26. 26

    Helen, Starthrower-

    Thanks guys! lol- I needed that boost.

    As for the women in relationship thing- I can’t relate to that one, because I’ve always been on my own (as in never having a boyfriend). So, I only know how to be by myself, not with someone else.

    Honestly, the idea of being with a guy, though I’d like it, scares me, because I don’t know what to do! (seriously, I really don’t). And I’m pretty sure at this point a guy’s going to be weirded out by the fact that I’ve never been involved seriously with anyone. So…take it each day as it comes, I guess. But I’m sure my insecurity about this colors my interactions with men.

  27. 27

    @ Dee,

    Congratulations!  I’m sure I will be called a cynic, but I think you are probably an exception, or perhaps you are in the silent majority.   Now, I will be more than happy to meet a man that will make me eat those words, but based on all the posts I’ve seen and continue to see here, I just don’t think it happens for most folks, or at least not that way.

  28. 28

    Starthrower, there is a difference between what’s ideal and what “will do”. The situation Dee describes (and you have to realize – for that situation to work and make you happy for any length of time, the feeling has to be mutual) would be ideal. You are right however, most women never get the mate that would evoke such intense feelings in them.

  29. 29
    Karl R

    Dee said: (#25)
    “I just feel like at 27 I should know what it feels like to be in a relationship where I look at my man and feel like I’ve won something – not settled.”
    “The main doubt being -will I EVER know what it will feel like to have my man walk into a room and knock the wind out of me?”

    My girlfriend and I were introduced by a mutual friend of ours (let’s call her H). H and I dated for about a month.

    H is 6 or 7 years younger than my girlfriend; H has larger breasts; H has rock hard abs; H has nearly flawless skin; H is more energetic and is in better shape overall. In addition, H is smarter than my girlfriend; H is better educated; H earns more money. Like my girlfrien and I, H dances and does yoga … but H got into dancing and yoga a few years ahead of my girlfriend, so she’s better at both.

    Do I feel like I settled? Not in the slightest.

    H has a temper, and she’s opinionated. I’m easy-going enough that I could probably navigate a relationship with her … but I’m happy that I don’t have to.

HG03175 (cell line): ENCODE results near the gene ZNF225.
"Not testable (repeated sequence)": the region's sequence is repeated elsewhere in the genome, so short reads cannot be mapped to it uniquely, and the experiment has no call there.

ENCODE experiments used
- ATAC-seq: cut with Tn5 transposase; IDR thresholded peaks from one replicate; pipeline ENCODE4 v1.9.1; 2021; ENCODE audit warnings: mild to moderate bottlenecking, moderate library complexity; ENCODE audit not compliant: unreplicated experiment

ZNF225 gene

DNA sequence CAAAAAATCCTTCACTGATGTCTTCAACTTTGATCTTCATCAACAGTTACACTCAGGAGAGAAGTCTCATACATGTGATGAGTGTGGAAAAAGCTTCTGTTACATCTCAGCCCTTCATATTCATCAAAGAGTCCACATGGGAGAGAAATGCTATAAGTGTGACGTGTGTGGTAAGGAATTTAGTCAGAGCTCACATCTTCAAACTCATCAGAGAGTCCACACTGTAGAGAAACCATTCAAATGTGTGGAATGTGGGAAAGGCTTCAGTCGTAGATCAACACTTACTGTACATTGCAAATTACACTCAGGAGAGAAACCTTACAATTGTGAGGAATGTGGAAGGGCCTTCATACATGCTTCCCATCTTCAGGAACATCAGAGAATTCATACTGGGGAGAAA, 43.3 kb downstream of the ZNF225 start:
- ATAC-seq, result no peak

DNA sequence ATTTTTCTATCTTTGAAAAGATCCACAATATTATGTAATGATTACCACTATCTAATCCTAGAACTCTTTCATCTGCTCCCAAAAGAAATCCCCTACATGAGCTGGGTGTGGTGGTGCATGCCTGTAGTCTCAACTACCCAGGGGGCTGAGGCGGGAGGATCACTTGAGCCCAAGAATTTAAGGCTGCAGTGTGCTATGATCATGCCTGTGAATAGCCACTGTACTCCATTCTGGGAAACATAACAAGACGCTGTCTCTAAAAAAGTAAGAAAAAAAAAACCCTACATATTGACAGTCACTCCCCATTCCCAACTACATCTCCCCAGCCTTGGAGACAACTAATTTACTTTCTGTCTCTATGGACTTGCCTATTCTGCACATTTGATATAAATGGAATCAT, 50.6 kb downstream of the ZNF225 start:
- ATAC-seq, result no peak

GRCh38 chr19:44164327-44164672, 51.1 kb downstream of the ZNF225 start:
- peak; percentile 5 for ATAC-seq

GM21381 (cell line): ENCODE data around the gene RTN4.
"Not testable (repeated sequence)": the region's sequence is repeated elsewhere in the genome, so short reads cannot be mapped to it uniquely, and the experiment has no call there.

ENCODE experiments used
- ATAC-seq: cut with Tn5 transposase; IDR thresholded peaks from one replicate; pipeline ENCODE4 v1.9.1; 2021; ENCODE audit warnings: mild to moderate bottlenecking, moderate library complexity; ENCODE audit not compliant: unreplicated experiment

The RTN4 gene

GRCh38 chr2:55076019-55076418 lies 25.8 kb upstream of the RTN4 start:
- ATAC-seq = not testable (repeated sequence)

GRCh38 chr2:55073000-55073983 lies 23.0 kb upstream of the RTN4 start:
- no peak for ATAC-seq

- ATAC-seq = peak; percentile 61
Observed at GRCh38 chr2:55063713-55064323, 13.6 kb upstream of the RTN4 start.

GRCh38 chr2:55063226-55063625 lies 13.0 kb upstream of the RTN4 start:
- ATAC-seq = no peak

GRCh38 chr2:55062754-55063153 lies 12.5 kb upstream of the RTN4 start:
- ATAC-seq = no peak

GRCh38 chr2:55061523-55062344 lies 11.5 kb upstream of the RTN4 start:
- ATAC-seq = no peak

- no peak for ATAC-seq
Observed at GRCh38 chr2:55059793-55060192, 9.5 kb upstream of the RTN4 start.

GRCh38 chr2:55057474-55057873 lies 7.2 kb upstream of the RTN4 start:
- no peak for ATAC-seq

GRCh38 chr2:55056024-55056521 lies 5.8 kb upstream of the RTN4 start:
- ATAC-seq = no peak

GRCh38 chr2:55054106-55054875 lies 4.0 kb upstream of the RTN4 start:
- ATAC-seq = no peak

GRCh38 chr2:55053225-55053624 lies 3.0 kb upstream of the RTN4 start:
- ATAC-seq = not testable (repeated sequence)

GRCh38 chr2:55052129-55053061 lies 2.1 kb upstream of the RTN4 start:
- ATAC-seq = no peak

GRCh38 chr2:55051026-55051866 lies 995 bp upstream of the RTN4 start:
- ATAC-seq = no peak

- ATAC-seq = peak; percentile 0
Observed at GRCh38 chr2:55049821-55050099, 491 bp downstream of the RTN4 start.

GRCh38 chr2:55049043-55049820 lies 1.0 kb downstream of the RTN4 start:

A couple months after I started dating my girlfriend, we were at a big dance with H and her on-again/off-again boyfriend. At one point I was talking to H’s boyfriend and he remarked, “She’s not talking to me right now.”

    While I had already been quite happy with my relationship with my girlfriend, that comment drove home what kind of relationship I had avoided when H broke up with me.

    My girlfriend is cute, fit and smart, but there will always be women (whom I could date) who exceed her in those traits. But I have not dated any other women where I’ve had the wonderful combination of easy to get along with, open communication, trust, and (as a bonus) an incredibly passionate sex life … and she feels the same way about our relationship.

    Dee, I see one big qualitative difference between my relationship and yours: I have a basis for comparisson about the quality of the sex.

    At some point you will need to make a choice. Would you rather marry him and miss the opportunity to date someone breathtakingly beautiful -OR- would you rather dump him and run the risk of spending the rest of your life wishing that you could have him back.

    1. 29.1

      yea except you’re a man and will appreciate a good woman without comparing her to others. she won’t learn until she loses what she has because that’s the kind of personality type she has.

  30. 30


    I’ve seen enough of your posts to know that you look deeper than what’s on the surface, which is why you’ve made a good match.  Many people do not do that.  I’m not even going to get into that debate, as it’s been done to death.  It is what it is.